Writing a science fiction where the air outside is not breathable for long periods of time. Some characters get high from the air, but large amounts of it cause the user to become paralyzed or black out.

Would there be a real world equivalent to this? Or something close?

  • $\begingroup$ Interesting question. Just to clarify: what order of magnitude should we roughly be thinking when you say "long periods"? $\endgroup$
    – NofP
    Feb 10 '18 at 20:47
  • $\begingroup$ I appreciate that green check, but if you hold off awarding it for a few days you might get more answers. Good first question by the way and welcome to Worldbuilding. $\endgroup$
    – Willk
    Feb 10 '18 at 22:38

We live in such a world.


Narcosis while diving (also known as nitrogen narcosis, inert gas narcosis, raptures of the deep, Martini effect) is a reversible alteration in consciousness that occurs while diving at depth. It is caused by the anesthetic effect of certain gases at high pressure. The Greek word ναρκωσις (narcosis) is derived from narke, "temporary decline or loss of senses and movement, numbness", a term used by Homer and Hippocrates.[1] Narcosis produces a state similar to drunkenness (alcohol intoxication), or nitrous oxide inhalation. It can occur during shallow dives, but does not usually become noticeable at depths less than 30 meters (100 ft). ... The relation of depth to narcosis is sometimes informally known as "Martini's law", the idea that narcosis results in the feeling of one martini for every 10 m (33 ft) below 20 m (66 ft) depth.

The intoxicating effect has to do with the partial pressure of the gas responsible, which here is good old nitrogen. Nitrous oxide is famous for producing a similar effect though at sea level you need to breath a gas which is mostly N2O. Even xenon can do it.

http://www.kylesconverter.com/pressure/atmospheres-to-feet-of-water The conversion is 1 atmosphere of pressure to 33 feet of water. So 66 feet down you have 2 atm + 1 atm of gas = 3 atm.

You can have nitrogen narcosis at sea level if you have your world have a higher column of gas than ours and so a higher atmospheric pressure at sea level. Or have heavier gases (N2O would qualify) and get a higher atmospheric pressure that way, like Venus does (with a CO2 rich atmosphere). The nice thing is that "rapture of the deep" has been well described and is truly trippy, and you can lift that for your world.

from Jacques Cousteau's The Silent World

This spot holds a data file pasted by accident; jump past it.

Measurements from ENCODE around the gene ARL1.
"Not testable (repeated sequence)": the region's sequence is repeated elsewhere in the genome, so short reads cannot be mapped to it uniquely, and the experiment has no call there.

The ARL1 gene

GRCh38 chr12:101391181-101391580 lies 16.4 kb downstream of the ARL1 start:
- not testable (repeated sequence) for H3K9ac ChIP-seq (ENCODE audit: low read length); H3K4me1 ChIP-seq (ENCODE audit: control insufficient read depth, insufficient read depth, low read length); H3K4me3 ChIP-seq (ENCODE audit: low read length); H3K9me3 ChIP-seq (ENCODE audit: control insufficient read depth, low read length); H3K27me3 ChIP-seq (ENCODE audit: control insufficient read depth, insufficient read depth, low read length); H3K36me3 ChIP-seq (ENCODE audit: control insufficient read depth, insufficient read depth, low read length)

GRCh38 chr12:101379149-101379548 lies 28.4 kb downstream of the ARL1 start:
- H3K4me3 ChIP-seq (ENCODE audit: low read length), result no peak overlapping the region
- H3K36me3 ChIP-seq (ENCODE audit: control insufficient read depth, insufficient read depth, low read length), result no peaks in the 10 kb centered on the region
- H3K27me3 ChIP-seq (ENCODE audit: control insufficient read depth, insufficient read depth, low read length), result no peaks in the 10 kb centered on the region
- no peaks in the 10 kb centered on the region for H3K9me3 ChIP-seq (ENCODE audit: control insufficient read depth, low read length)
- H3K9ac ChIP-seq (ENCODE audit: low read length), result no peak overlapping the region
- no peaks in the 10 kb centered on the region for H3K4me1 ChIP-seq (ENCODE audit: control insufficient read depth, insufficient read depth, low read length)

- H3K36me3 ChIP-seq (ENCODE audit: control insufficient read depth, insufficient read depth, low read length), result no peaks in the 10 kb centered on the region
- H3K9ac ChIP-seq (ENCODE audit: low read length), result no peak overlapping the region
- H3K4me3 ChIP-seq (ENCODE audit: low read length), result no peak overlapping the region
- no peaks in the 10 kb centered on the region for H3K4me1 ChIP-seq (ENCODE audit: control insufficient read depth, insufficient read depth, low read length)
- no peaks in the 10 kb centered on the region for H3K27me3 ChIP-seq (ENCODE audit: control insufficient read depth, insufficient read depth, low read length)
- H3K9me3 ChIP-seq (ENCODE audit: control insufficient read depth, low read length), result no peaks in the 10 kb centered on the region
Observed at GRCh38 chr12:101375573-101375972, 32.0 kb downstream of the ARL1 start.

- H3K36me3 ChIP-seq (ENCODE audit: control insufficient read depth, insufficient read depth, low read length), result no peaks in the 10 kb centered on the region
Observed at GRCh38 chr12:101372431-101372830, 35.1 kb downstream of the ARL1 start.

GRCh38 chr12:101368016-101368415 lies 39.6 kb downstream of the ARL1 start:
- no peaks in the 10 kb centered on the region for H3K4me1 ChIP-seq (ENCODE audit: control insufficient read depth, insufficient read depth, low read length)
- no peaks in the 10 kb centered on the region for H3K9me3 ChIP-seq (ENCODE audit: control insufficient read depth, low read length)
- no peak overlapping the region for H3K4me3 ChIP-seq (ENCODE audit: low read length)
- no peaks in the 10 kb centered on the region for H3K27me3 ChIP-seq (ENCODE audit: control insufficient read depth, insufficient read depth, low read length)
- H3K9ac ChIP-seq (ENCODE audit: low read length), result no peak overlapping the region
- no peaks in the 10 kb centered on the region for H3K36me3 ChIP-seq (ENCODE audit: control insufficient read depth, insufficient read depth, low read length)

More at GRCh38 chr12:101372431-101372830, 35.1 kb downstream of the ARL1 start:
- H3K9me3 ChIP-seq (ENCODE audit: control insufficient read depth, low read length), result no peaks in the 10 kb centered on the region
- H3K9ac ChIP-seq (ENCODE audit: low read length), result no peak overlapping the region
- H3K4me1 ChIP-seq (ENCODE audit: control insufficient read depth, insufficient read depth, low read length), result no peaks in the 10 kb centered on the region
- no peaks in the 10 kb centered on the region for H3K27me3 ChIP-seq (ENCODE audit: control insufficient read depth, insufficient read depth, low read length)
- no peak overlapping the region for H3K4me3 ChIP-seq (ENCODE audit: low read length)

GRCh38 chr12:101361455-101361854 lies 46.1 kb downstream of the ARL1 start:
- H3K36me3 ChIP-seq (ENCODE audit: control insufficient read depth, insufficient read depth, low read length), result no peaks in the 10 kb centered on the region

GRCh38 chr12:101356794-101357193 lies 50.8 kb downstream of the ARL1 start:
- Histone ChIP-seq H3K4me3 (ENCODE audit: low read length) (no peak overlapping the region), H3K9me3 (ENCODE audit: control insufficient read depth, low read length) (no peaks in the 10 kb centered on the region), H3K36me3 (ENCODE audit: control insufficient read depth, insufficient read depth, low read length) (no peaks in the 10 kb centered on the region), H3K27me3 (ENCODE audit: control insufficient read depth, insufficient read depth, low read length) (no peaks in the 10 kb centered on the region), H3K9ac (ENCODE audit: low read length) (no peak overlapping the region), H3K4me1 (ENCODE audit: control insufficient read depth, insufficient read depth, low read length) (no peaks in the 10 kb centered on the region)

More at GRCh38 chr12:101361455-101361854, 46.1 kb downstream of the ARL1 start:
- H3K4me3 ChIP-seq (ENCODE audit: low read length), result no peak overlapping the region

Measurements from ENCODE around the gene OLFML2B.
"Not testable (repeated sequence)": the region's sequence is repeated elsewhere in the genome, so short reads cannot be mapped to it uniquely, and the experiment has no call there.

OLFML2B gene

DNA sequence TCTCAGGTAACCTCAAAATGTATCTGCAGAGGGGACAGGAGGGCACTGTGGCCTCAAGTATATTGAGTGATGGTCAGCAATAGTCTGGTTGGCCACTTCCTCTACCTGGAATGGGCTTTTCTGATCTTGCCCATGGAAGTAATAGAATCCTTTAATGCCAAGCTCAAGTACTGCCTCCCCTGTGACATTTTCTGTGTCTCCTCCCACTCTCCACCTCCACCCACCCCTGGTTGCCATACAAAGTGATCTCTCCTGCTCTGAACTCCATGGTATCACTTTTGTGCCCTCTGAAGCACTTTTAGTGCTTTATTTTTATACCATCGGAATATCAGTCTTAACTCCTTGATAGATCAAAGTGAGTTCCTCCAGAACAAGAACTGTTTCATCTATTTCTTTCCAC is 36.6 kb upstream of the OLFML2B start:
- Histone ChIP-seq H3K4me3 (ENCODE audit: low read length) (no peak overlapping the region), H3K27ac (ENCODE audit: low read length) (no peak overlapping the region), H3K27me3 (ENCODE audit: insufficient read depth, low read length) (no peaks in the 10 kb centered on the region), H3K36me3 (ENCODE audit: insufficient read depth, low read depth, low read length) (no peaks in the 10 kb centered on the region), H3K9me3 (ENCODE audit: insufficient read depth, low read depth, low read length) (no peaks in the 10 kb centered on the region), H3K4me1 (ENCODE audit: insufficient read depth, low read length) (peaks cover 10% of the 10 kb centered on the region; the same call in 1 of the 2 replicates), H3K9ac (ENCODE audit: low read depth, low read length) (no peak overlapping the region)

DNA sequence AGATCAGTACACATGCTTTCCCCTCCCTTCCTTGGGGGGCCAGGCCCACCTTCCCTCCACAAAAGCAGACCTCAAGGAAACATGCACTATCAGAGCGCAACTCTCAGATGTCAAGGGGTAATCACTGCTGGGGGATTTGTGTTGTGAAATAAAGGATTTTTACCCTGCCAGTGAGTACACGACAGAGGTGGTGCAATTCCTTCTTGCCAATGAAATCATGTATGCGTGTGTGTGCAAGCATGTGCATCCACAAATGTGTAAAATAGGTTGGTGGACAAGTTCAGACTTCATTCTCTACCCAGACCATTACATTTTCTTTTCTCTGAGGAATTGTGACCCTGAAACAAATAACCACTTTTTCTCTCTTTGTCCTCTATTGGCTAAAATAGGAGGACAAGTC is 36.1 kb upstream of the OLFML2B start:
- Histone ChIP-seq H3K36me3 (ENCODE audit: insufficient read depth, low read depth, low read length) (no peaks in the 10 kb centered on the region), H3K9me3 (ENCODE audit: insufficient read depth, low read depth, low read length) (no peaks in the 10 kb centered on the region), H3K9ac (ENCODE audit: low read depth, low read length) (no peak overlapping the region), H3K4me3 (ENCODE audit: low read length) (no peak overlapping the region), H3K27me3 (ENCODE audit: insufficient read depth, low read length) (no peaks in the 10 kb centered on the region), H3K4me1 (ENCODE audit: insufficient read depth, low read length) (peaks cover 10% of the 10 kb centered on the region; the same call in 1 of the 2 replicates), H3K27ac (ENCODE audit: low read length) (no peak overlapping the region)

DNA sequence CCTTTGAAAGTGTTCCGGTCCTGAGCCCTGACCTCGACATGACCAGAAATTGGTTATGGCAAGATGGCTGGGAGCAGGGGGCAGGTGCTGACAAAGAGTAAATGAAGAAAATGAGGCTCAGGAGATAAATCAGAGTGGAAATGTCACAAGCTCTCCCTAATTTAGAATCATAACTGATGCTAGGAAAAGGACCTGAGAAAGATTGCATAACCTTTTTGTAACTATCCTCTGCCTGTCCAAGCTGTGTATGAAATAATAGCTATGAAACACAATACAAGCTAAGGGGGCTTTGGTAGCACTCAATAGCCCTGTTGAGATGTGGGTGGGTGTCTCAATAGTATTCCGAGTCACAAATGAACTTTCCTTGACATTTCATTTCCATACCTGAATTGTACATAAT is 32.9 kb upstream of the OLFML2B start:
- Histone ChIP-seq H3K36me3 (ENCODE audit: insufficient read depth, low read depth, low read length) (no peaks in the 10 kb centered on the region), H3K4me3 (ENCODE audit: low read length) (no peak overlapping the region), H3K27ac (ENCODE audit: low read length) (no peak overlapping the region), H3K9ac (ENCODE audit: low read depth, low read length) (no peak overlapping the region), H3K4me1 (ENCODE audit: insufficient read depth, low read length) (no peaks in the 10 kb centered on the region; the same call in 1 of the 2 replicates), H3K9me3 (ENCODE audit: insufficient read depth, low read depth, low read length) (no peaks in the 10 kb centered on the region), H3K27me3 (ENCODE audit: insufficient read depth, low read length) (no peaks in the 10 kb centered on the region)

"'The light does not change color as it usually does underneath a turbid surface. I cannot see clearly. Either the sun is going down quickly or my eyes are weak. I reached the hundred foot knot. My body doesn't feel weak by I keep panting. The damn rope doesn't hang straight. It slants off into yellow soup. It slants more and more. I'm anxious about that line, but I really feel wonderful. I have a queer feeling of the beatitude. I am drunk and carefree. My ears buzz and my mouth tastes bitter. The current staggers me as though I had to many drinks. "I forgotten Jacques and the people in the boats. My eyes are tired. I lower on down, trying to think about the bottom, but I can't. I'm going to sleep, but I can't fall asleep in such dizziness. There's a little light around me. I reach for the next knot and miss it. I reach again and tie my belt on it. Coming up is merry as a bubble. Liberated from weights I pull of the rope and bound. The drunken sensation vanishes. I'm sober and infuriated to have missed my goal. I pass Jacques and hurry on up. I am told I was down seven minutes.'

  • $\begingroup$ Now for the followup question: how come life exists in this world? $\endgroup$ Feb 10 '18 at 20:21
  • $\begingroup$ So, if I'm understanding correctly, this could only exist at sea level if the atmospheric pressure was much higher? (John, life barely exists in the world. It's on it's last leg with only humans and some rugged plants left) $\endgroup$ Feb 10 '18 at 20:31
  • $\begingroup$ Depending on how humans live, the last survivors might be cockroaches, not us $\endgroup$ Feb 10 '18 at 20:34
  • $\begingroup$ @Craig James: You start getting nitrogen narcosis at 3 atmospheres. Venus at sea level has 90 times the atmospheric pressure of earth. You could increase the mass of an Earthlike atmosphere by adding more oxides which are heavy: CO2, N2O etc. $\endgroup$
    – Willk
    Feb 10 '18 at 20:37

Nitrous Oxide

I was surprised to learn that nitrous oxide exists in our atmosphere today, and that it is a greenhouse gas. However, the amount you'd need to get a buzz off it would necessitate the air's composition to contain at least 20% of it. It would have a long-term detrimental effect on animals or people breathing it.

I don't think it breaks down very easily. At least that's what this article seems to suggest. You could delve more deeply into the possibility of a planet with massive quantities of it. I don't know how it would get so bad, though, without some sort of mechanical means.

  • 1
    $\begingroup$ Interesting. The world is supposed to be a future version of our world. I originally had this aspect as an all-encompassing mystery, but I would like to figure out a way to make it (mostly) work in reality. What kind of mechanical means do you think could cause a circumstance like that? $\endgroup$ Feb 10 '18 at 20:29
  • $\begingroup$ I'm no expert by any stretch of the imagination. However, the articles seem to suggest that intensive agriculture creates nitrous oxide as a result of soil microbial activity. - DDM $\endgroup$
    – user47438
    Feb 11 '18 at 17:04

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